Where the Bible gives no specifics on a thing, or is limited or even silent, so ought we Christians to be proportionately limited or silent for our own good and for the reputation of Christ.
This is not to say God leaves us without principle and/or command to be our guides, but there are many things for which God refuses to prescribe specific “rules.” In cases where God provides no specific rules about matters, Christians should look only to the clear principles of Scripture, not to man-made rules and especially not to any one man (1 Cor. 4:1-6). Neither is it good to become “wise above the Scriptures” or “wise in one’s own eyes”… or, as Ecclesiastes 7:16 puts it, “Be not excessively righteous and do not be overly wise. Why should you destroy yourself?” The context there is that a “holier-than-you” person ends up dead or with his reputation destroyed, perhaps due to his arrogance or attempts to control others in matters of living righteously/wisely. The balance to being overly righteous is to avoid being given over to evil. Don’t be one who ends up dead due to stupidly deviant and prolifically evil ways. We all live and die–how is another matter. The Lord Jesus is our example for both.
When standing before Pilate, just prior to his going to the Cross and despite having answered other of Pilate’s interrogations, the Lord Jesus chose to remain silent. The night before his interview with Pilate, when the Sanhedrin tried him in a kangaroo court, Christ answered some questions and to others he remained silent. How do we take this silence of Jesus? Well, we take it as He gave it.
In the case of standing before the High Priest and the Sanhedrin, Jesus was asked about his identity as the Messiah, the Son of God. In fact, the High Priest asked him twice, because Jesus did not answer the first time. (Mark 14:52-65) Why did Jesus not answer? Besides 1 Peter 2:23, which indicates he was committing himself to God who judges righteously, the context gives us clues. The first clue is the trial was a kangaroo court… illegal to be held in many ways, let alone false witnesses made up stories about him. So, silence in that circumstance could mean Jesus did not recognize the court. It had no real, legally binding authority.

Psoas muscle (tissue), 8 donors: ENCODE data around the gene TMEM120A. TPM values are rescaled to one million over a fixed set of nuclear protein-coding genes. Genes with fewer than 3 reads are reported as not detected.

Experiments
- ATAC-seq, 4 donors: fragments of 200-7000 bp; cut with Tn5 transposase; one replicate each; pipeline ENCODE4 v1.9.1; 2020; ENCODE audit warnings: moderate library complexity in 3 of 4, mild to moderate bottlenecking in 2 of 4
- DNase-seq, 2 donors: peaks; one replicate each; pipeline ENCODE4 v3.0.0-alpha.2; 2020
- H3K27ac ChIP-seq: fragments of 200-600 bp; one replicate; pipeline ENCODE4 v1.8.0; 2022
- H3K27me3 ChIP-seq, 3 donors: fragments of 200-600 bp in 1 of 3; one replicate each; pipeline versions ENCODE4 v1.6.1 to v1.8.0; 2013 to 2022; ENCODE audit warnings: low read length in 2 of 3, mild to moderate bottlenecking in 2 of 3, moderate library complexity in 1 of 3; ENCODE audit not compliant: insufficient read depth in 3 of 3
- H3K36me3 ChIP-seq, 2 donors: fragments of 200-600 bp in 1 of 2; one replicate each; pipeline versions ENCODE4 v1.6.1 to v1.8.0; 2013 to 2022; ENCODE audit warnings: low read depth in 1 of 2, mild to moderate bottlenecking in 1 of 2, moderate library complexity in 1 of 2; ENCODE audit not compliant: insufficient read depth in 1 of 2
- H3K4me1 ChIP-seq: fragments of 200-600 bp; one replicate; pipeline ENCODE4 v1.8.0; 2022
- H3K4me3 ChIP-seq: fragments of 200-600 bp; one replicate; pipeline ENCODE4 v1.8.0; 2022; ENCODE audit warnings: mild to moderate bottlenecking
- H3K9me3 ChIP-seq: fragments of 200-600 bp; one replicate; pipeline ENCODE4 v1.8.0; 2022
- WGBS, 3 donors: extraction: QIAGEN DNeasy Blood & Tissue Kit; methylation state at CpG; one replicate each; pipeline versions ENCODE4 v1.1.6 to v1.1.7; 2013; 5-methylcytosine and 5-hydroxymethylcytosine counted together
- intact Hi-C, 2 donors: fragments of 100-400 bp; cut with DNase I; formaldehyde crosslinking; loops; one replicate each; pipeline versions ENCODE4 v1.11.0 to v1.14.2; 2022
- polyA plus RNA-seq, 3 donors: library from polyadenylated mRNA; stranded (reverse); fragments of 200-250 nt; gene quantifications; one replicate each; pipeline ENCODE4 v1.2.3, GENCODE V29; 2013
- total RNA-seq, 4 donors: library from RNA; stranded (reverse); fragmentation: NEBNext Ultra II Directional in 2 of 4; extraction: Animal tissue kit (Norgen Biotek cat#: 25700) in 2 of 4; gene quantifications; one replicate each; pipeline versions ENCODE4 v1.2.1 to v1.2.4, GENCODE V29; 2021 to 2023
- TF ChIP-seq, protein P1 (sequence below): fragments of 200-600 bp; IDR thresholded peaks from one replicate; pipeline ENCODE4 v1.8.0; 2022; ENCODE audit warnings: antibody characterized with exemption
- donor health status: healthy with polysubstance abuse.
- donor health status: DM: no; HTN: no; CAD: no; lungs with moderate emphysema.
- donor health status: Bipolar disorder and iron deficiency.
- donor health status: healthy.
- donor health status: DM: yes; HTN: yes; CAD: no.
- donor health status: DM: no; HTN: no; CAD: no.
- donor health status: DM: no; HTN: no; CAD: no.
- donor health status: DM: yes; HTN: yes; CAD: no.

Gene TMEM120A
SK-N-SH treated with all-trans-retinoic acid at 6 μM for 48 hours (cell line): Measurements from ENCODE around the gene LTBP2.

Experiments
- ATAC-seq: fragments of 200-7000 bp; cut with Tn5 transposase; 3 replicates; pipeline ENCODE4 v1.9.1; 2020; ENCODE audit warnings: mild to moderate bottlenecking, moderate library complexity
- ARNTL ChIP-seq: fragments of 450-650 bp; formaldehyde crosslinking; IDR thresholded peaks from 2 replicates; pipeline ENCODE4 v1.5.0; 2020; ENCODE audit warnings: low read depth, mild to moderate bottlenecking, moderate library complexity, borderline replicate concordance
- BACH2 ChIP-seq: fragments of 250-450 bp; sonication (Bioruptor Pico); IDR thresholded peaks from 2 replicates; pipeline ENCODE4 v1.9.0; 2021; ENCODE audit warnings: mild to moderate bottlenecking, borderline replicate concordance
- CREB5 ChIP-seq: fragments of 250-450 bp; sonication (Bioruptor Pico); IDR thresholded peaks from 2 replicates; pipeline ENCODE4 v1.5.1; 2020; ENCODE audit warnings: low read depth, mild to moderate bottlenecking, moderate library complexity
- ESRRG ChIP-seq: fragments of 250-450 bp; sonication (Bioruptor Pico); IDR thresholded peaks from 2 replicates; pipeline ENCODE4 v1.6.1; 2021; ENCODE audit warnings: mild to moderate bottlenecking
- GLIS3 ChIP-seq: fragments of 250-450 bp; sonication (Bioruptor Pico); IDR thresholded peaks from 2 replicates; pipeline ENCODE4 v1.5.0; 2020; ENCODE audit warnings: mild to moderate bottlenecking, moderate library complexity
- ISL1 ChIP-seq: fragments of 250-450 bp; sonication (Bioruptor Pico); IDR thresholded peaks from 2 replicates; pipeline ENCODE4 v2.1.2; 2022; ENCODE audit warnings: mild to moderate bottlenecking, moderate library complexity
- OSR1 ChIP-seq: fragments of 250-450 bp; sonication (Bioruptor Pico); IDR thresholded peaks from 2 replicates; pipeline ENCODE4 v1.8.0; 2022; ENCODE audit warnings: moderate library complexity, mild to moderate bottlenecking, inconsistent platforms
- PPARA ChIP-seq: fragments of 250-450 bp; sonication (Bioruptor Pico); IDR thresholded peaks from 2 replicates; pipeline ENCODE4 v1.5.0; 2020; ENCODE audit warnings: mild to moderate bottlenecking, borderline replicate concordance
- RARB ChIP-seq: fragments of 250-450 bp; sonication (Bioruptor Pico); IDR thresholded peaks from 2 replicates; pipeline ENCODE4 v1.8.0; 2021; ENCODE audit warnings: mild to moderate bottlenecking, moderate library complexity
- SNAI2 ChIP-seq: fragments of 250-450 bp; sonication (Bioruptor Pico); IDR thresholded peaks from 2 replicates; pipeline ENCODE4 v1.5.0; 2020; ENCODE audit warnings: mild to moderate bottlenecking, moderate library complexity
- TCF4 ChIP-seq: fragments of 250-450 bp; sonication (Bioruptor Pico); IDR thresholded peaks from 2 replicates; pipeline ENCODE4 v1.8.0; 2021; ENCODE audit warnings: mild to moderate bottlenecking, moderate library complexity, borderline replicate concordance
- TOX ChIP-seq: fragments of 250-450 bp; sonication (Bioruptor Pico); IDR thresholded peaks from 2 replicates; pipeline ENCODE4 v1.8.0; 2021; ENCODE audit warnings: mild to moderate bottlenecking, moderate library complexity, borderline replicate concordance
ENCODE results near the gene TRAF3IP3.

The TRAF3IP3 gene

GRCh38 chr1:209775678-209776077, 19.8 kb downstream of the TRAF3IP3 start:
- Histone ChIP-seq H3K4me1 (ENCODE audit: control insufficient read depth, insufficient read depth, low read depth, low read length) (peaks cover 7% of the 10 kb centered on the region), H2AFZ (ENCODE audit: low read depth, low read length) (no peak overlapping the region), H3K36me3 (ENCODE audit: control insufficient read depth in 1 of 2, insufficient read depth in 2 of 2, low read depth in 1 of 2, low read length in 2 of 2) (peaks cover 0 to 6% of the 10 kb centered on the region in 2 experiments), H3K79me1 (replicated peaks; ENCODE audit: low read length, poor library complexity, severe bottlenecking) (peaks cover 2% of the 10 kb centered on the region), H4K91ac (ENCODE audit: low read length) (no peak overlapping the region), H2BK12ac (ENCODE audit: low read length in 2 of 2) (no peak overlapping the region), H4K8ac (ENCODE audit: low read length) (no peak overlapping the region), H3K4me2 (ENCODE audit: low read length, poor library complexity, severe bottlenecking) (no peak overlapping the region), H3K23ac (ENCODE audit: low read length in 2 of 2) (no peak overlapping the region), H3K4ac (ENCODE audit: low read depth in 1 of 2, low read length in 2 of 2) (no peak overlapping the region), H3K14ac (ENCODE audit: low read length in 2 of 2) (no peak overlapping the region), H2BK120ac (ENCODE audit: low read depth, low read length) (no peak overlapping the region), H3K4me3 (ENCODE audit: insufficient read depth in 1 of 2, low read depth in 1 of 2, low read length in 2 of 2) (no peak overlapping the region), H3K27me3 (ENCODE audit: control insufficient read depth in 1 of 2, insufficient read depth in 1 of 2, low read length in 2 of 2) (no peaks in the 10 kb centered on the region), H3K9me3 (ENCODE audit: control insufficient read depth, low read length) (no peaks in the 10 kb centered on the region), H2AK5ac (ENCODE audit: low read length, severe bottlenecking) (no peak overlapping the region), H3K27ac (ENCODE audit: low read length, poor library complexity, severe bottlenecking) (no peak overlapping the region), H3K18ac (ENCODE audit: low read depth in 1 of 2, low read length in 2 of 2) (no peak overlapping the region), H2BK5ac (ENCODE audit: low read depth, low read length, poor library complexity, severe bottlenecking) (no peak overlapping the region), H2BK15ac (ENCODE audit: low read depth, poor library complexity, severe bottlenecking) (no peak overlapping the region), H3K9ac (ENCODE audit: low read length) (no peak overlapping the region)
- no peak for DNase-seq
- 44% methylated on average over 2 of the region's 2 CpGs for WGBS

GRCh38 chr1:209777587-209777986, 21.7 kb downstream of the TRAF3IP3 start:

Secondly, Jesus remained silent because that was his legal prerogative. By law, a Jewish man could not be sentenced to death based on his own testimony. Therefore, Jesus remained silent… for a moment, perhaps to give those present a moment to think on what illegalities they were committing. [They sought to kill him.] Or, perhaps Jesus thought on his duty as the suffering, Righteous Servant of the God the Father in the moment the High Priest asked Christ his identity. You see, the High Priest did not wed the truth that the Messiah was prophesied to suffer for sins with the other truth that the Messiah would be a Ruler in might and righteousness.
Maybe all of these reasons came together in one moment of silence before Jesus finally answered. Regardless, He angered them all by affirming: 1) he indeed is the Son of Man (a title for THE Prophet of God, the Messiah); 2) although he obviously was humbled before them at that time, one day the accusers would seem him as they always expected the Messiah… vested with all ruling power and glory. Personally, I believe from that scrap of context we can gather that Jesus paused dramatically before giving them a witness about himself that might help their faith. But, for them, the truth did help; they were insistent.
Then, in the case of standing before Pilate (Matthew 27:11-14), the Lord Jesus insisted on silence. The reasons for this silence are more than likely very similar to the time of silence before the High Priest and elders. In fact, that is mentioned by Matthew. However, another reason exists for Jesus’ silence here. It was prophesied. Isaiah 53:7 (written many hundred years before Christ) foretold that the Messiah would be silent before his executioner, because the Messiah would bear our sins on himself on that cross, satisfying God’s wrath against us, so that (at faith) we might be reconciled to God through Him and receive only God’s love, none of His wrath.
Hallelujah! What a Savior!
Accordingly, there are times which Christians should be silent, especially when it is suffering for Jesus’s sake or otherwise commanded by God. Please see the following passages: Matthew 7:6; Proverbs 26:4&5; 1 Peter 2:23. These times of silence might include when or when not to instruct or debate someone, or it might be when to join someone in their grief by the consolation of silent friendship (Job 2:13). Yes, silence can be golden.